If you really want to be reminded of how unquiet a Brit can be on the subject of their troops, go look up pictures from the return of the Canberra and the Task Force and tell me, the flag waving and bands playing is simply not British.
  8. The Canadians do seem to have really rallied behind their troops. If anyone is over there in the near future have a look how many cars have yellow ribbon magnets or window stickers, they also have a "red friday" campaign in which everyone is invited to wear red on fridays to show their support for the guys. It is noticeable in every day life over there, you hear about it on the radio, see it daily on the tv.

    By contrast, for the most part the only people you see wearing help for heroes wrist bands in the UK, displaying stickers in their cars are servicemen and their families.

    In Canada, despite the ultra politically correct tendencies of the last couple of decades they have managed to get the public to realise that supporting the troops has absolutely nothing to do with supporting the political cause.
  9. My nephew is Wiltshire police and every courtege out of Lyneham is escorted with full honour. They even argue over who has the honour of doing the job. Wooten Basset one of the villages they pass through has its villagers and the RBL out every time when they are aware of a cortege passing through. Roads are blocked and the passage is very dignified. No its not like the Canadians but please its also not forgotten and ignored.
  10. Its also a case of knowing when such things are happening. Me and mine would be most anxious to pay our respects to returning servicemen, alive or dead, if we knew that they were in the area where we live.

    Also I do agree that there are different 'styles' of behaviour on each side of the Atlantic; both equally valid but quite different. My feeling is that the British are uncomfortable with outward displays of emotion; maybe something to do with living on a crowded island. Still doesn't mean that no-one cares; I think that's just the Sun. Strange really considering the hysteria it encourages in other areas.
  11. I have been unfortunate enough to have attended a friends funeral last year, in Brum. There was a very large turnout. Admittedly there was no banner waving but there lots of people paying there respects to someone who fell fighting for his country.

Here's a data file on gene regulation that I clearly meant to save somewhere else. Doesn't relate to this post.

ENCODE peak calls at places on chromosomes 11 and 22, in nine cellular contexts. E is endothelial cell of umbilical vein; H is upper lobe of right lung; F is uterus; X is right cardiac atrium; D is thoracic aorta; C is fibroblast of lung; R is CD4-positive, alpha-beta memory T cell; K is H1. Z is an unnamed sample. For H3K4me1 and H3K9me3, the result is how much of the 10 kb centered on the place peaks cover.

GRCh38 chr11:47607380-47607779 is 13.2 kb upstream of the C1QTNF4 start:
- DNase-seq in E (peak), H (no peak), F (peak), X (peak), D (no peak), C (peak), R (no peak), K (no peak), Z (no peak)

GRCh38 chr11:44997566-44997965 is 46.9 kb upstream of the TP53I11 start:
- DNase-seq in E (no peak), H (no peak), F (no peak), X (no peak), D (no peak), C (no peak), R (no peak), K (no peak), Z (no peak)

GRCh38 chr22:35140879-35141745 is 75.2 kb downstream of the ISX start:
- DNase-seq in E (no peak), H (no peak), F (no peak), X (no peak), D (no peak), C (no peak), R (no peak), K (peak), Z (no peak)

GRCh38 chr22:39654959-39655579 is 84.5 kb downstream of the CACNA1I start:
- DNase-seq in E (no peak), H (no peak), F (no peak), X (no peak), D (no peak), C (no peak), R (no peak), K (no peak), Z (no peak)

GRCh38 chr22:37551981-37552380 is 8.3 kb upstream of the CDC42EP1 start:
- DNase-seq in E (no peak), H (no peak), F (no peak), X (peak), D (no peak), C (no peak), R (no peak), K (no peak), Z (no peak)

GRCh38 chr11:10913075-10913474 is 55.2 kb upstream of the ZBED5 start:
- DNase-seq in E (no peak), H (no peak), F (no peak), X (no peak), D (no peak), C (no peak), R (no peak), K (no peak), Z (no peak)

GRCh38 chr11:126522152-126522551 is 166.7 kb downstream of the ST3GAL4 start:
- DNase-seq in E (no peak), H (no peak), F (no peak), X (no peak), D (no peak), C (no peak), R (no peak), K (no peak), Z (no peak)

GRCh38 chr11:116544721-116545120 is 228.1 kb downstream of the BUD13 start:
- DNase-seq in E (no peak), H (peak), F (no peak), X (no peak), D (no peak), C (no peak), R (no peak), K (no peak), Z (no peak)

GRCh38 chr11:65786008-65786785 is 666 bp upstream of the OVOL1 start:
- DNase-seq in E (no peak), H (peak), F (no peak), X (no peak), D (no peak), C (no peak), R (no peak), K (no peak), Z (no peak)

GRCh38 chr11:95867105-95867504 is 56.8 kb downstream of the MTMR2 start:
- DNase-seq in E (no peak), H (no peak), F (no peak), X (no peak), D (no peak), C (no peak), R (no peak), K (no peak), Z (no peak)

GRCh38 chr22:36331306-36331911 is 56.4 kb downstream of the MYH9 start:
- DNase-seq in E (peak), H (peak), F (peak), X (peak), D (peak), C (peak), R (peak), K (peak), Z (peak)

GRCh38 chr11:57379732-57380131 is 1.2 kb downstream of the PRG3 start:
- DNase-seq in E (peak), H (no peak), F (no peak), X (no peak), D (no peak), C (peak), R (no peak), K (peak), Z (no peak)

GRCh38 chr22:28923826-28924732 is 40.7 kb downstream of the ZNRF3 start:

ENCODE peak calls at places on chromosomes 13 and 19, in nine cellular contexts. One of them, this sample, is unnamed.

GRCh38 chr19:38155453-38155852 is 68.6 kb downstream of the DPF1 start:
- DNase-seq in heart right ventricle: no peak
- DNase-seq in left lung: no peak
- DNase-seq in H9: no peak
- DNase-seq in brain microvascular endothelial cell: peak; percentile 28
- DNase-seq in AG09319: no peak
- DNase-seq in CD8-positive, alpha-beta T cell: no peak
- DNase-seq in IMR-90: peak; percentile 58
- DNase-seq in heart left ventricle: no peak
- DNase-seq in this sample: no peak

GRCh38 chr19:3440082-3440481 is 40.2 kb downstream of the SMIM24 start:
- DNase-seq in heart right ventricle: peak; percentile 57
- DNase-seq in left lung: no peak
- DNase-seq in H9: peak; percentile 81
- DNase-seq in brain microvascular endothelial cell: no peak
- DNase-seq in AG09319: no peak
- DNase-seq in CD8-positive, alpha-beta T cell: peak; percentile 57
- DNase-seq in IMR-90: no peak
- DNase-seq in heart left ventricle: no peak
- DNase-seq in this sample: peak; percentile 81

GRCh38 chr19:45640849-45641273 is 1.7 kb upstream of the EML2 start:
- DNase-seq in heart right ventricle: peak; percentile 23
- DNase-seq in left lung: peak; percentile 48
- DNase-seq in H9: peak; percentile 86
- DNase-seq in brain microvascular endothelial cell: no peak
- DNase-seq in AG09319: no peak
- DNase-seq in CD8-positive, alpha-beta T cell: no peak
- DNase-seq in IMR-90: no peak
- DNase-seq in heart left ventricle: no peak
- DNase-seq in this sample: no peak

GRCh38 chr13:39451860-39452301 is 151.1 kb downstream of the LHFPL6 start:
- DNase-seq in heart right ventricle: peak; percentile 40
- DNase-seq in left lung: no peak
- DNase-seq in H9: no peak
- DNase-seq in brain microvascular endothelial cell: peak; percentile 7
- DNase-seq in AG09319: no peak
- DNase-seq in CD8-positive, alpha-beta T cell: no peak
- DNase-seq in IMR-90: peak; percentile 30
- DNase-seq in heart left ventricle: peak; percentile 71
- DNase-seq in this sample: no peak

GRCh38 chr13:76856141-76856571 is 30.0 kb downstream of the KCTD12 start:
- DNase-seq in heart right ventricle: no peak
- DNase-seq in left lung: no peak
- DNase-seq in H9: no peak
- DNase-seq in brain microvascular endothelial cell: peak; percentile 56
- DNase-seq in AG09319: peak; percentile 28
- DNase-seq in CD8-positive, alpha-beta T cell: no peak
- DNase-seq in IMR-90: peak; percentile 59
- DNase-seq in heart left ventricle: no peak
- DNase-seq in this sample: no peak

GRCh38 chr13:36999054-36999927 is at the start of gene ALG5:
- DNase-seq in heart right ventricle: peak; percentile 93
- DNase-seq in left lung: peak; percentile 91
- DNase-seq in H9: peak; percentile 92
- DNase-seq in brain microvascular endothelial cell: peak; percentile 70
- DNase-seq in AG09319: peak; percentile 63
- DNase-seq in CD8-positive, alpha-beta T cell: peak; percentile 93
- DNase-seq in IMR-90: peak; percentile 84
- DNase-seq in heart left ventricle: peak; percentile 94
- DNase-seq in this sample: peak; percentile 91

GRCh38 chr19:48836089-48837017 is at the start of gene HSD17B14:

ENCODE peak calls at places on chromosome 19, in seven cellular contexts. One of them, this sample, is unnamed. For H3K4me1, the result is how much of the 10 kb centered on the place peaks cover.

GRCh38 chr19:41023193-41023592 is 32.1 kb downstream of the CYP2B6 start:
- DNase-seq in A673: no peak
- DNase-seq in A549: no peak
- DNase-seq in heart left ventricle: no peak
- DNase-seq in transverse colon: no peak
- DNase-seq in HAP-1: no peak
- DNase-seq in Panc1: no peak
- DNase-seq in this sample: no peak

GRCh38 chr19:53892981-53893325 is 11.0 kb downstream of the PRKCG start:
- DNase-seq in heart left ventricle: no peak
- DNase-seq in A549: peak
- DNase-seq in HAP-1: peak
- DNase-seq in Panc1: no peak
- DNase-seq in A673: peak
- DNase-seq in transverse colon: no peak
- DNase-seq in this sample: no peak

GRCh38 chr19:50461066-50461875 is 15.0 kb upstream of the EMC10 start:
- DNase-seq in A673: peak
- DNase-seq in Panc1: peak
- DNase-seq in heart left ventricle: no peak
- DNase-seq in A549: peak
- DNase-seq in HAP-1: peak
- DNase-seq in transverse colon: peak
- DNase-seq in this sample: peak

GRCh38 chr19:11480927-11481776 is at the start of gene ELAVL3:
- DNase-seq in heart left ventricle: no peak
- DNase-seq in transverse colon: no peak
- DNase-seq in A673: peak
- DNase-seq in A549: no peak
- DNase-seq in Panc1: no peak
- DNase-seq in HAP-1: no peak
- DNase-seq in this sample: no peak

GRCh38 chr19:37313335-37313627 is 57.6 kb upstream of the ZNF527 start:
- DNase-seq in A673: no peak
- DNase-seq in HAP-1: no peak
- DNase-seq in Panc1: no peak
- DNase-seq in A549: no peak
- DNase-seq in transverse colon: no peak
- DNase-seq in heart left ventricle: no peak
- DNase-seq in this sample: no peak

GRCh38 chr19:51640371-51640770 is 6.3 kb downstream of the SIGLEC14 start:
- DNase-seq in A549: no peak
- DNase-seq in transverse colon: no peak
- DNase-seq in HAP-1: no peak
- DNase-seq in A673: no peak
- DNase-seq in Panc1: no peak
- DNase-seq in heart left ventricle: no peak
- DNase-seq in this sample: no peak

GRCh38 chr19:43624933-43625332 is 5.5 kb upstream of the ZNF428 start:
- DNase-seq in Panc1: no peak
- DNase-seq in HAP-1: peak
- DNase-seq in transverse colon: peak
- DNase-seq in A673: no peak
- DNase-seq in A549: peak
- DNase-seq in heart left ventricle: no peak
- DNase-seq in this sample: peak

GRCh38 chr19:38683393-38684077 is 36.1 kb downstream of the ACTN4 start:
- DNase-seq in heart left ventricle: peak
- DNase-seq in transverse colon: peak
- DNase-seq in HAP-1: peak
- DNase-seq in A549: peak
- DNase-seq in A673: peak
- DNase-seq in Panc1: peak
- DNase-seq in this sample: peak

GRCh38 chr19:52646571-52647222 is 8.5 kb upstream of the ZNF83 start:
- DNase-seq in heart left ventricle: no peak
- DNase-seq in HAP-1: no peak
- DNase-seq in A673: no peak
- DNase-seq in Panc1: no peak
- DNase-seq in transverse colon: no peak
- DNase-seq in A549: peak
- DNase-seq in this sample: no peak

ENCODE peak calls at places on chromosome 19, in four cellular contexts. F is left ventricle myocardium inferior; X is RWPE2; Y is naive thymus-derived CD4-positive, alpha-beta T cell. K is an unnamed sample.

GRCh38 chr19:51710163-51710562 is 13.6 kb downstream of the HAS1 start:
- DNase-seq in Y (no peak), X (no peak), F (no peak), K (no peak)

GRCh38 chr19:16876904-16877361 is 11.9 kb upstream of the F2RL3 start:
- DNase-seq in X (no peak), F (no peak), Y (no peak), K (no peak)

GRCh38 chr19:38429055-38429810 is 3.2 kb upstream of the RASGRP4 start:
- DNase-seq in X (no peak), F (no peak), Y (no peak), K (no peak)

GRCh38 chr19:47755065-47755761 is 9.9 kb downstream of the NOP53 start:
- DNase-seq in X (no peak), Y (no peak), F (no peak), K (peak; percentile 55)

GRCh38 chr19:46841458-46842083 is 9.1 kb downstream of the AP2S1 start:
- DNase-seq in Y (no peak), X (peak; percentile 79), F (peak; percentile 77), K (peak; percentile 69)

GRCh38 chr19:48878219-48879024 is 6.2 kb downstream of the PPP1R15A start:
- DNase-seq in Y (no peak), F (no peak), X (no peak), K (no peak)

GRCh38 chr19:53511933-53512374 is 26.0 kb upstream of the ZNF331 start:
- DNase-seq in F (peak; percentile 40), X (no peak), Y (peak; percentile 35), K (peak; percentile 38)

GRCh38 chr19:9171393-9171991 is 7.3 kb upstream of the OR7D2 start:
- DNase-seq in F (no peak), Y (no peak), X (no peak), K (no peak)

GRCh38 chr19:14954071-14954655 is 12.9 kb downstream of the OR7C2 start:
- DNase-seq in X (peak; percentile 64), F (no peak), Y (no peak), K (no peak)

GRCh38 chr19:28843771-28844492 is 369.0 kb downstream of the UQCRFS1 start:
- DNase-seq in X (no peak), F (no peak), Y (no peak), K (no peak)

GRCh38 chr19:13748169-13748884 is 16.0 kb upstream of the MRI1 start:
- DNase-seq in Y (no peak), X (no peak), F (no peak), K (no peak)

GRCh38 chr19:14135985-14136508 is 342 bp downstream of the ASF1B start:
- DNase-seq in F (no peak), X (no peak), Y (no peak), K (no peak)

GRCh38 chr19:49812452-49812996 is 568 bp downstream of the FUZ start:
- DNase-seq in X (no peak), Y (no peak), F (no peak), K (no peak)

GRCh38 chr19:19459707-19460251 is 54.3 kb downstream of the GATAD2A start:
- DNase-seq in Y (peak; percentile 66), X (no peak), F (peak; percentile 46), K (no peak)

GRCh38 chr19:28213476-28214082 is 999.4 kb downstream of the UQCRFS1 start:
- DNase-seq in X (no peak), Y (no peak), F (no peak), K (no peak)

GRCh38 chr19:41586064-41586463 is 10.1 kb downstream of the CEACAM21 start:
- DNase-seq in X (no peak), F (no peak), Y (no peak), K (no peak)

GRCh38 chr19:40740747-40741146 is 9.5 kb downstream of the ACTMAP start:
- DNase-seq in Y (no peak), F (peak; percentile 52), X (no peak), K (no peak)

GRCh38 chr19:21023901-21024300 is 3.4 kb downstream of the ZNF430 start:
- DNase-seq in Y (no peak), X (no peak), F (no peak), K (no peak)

As others have said these things don't go unrecognised just un reported, because, some one dying for their country isn't cool anymore and doesn't sell papers.
  12. ugly

    ugly LE Moderator

    I was in Ontario 2 summers ago and every ramp ceromony was televised on all channels (it seemed) and the country seemed to stop completely. Made me feel quite proud, whilst visiting my great Uncle in Belle View Veterans Hospital in Montreal showed how much they continue thatcare including grave plots and headstones for veterans and wives!
    Sadly I was proud to see tha last red green show whilst I was there!
  13. Media access to repatriation ceremonies are left up to the families. The government had tried to dictate what would happen by banning media from the apron and a number of the families said no...we want the media there, while others have asked to be left alone. Media obliges with the family requests.

    Now, some here would suggest that the government's ploy to ban all media from the repatriations and they ensuing stink the media caused over it, was enough to secure ongoing coverage because they had harped on about freedom of the press etc etc... and now have to cover them to save face. If that was the case, it was a brilliant marketing of the war to the Canadian people. (I'm a little too jaded to believe that the government was that smart but rather it was a fluke.) Whatever it was, and is, that makes them cover the repatriations, it's not about selling papers.

    Timings for all repatriations can be found on the newsroom section of the CF/DND web site. Perhaps the MoD could do the same if asked?

    Correct me if I'm wrong, but I believe the Gov Gen (Our C-in-C) has attended every repatriation as well. Again, it's either a brilliant marketing ploy or a fluke but her addresses and statements of condolences invite the Canadian public to mourn along with her and those families of the fallen. And.. we do. The Province didn't even put up a fight to rename part of the highway, political and public will was there.

    The same goes for our returning troops, our CDS has insisted that every single CF aircraft that is carrying returning troops be met in the air by a fighter escort and brought home. (It really does get the eyes going to see these aircraft approaching knowing that they have very special cargo onboard.)
  14. I was driving home from work last week traveling east out of Toronto when I noticed the bridges packed with EMS. I and many other cars pulled over to the shoulder and waited for the procession to pass by. Brought a tear to my eye.